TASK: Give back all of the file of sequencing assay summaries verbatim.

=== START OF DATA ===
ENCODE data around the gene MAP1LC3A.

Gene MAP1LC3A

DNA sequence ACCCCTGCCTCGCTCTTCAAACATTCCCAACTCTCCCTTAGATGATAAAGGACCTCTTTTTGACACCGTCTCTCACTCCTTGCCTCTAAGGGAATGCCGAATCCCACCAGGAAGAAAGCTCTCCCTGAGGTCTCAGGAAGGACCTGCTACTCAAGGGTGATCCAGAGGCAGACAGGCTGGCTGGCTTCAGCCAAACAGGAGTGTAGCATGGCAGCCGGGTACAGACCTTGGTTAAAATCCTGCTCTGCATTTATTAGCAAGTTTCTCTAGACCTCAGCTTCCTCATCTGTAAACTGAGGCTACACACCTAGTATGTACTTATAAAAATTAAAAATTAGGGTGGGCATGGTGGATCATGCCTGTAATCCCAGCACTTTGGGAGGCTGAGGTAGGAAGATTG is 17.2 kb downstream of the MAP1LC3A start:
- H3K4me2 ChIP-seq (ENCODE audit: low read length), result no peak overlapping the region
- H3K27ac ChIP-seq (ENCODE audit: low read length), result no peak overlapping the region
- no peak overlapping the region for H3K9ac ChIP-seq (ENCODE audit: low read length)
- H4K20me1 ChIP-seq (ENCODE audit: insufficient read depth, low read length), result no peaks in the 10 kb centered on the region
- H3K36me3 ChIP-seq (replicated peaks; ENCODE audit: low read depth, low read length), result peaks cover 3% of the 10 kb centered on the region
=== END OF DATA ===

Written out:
ENCODE data around the gene MAP1LC3A.

Gene MAP1LC3A

DNA sequence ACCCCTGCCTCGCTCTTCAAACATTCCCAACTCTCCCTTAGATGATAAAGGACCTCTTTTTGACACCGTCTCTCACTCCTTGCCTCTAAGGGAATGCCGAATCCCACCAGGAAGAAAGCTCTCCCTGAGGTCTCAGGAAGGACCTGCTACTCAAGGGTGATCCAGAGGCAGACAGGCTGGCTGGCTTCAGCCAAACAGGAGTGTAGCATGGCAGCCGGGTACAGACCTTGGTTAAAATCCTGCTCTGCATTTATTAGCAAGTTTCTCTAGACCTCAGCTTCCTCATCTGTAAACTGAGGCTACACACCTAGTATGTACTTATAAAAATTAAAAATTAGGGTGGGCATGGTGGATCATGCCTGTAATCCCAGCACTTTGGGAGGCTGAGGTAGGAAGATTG is 17.2 kb downstream of the MAP1LC3A start:
- H3K4me2 ChIP-seq (ENCODE audit: low read length), result no peak overlapping the region
- H3K27ac ChIP-seq (ENCODE audit: low read length), result no peak overlapping the region
- no peak overlapping the region for H3K9ac ChIP-seq (ENCODE audit: low read length)
- H4K20me1 ChIP-seq (ENCODE audit: insufficient read depth, low read length), result no peaks in the 10 kb centered on the region
- H3K36me3 ChIP-seq (replicated peaks; ENCODE audit: low read depth, low read length), result peaks cover 3% of the 10 kb centered on the region